Managing Challenging Behaviour: Tips for Parents and Teachers
We share some tips on managing challenging behaviour throughout various age ranges and stages of development.
Teacher Nicole talks us through this important topic and will look at the following:
- What is behaviour?
- Different approaches to behaviour
- How do I collaborate with my child?
- Types of challenging behaviour
- Age groups and behaviour
- How to manage challenging behaviour
Managing Challenging Behaviour in Class and at Home
As a parent or teacher, it’s important to know how to manage challenging behaviour in your child or student. Behaviour is a complex concept that includes emotions, actions, and reactions to different situations. Some children may struggle to manage their behaviour due to developmental issues, stress, anxiety, or other factors. The first step in managing challenging behaviour is to understand what it is and what causes it.
Different approaches to managing behaviour include positive reinforcement, consequences, and redirection. Positive reinforcement involves rewarding good behaviour to encourage it to continue. Consequences, on the other hand, involve giving a negative consequence for undesirable behaviour. Redirection involves guiding a child towards a more appropriate behaviour.
It’s also important to collaborate with your child or student to find solutions. This can involve setting clear expectations and boundaries, developing a behaviour plan, and creating a reward system for positive behaviour.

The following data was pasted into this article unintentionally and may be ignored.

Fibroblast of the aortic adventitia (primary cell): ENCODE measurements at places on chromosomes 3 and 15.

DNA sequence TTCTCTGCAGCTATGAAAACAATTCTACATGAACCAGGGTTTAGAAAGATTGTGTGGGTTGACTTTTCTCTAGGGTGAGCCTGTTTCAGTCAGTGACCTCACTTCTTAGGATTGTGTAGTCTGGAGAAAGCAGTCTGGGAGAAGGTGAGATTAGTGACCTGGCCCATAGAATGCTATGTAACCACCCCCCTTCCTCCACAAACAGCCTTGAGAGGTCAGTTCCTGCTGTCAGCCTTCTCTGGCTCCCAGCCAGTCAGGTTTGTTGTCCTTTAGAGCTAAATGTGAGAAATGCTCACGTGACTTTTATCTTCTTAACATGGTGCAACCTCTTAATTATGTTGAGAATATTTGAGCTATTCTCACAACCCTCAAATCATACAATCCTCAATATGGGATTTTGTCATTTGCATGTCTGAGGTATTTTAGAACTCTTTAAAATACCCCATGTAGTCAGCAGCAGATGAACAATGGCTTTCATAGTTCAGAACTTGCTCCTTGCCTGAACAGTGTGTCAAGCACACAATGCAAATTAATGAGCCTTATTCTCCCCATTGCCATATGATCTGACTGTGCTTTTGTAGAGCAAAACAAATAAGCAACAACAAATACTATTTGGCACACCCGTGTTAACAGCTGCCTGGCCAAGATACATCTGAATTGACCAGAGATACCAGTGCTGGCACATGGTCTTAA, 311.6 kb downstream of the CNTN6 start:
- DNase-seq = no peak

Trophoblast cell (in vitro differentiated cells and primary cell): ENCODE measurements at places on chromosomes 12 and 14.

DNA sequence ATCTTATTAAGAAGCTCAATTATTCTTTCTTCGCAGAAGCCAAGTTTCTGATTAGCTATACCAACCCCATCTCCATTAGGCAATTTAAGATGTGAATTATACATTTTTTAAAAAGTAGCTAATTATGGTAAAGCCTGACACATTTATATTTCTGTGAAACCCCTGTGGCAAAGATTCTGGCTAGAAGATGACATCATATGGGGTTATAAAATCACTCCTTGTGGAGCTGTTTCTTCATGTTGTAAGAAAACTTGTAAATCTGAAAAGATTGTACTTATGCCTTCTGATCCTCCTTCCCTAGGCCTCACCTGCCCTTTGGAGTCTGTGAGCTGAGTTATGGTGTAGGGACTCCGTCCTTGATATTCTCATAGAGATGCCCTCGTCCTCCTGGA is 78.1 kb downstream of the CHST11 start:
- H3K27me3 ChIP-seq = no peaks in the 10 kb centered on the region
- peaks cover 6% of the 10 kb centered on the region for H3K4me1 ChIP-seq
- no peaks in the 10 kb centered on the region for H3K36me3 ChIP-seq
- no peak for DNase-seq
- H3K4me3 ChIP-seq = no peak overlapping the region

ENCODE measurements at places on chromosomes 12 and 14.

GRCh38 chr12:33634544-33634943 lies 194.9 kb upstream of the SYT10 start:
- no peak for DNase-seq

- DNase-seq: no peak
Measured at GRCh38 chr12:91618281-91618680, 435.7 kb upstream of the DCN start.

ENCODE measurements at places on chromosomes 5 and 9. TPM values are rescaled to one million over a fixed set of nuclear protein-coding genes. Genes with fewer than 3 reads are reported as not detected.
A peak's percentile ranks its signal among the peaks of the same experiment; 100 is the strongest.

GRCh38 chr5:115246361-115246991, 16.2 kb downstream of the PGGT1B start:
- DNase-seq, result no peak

There are several types of challenging behaviour that you may encounter. These can include physical aggression, verbal aggression, non-compliance, and attention-seeking behaviour. It’s important to recognize the type of behaviour you’re dealing with in order to choose the most effective strategy for managing it.
Age-specific strategies can also be helpful in managing challenging behaviour. For young children, using positive reinforcement and redirection can be effective. For older children and teenagers, setting clear expectations and boundaries, developing a behaviour plan, and involving them in the decision-making process can be helpful.
In conclusion, managing challenging behaviour requires patience, understanding, and effective communication. By understanding what behaviour is, different approaches to managing it, and collaborating with your child or student to find solutions, you can help them develop positive behaviour patterns and reach their full potential. Remember to always seek support from other parents, teachers, or professionals if needed, and to approach challenging behaviour with a positive and proactive mindset.
For further reading we recommend our blog article on Building Focus In Your Distracted Child.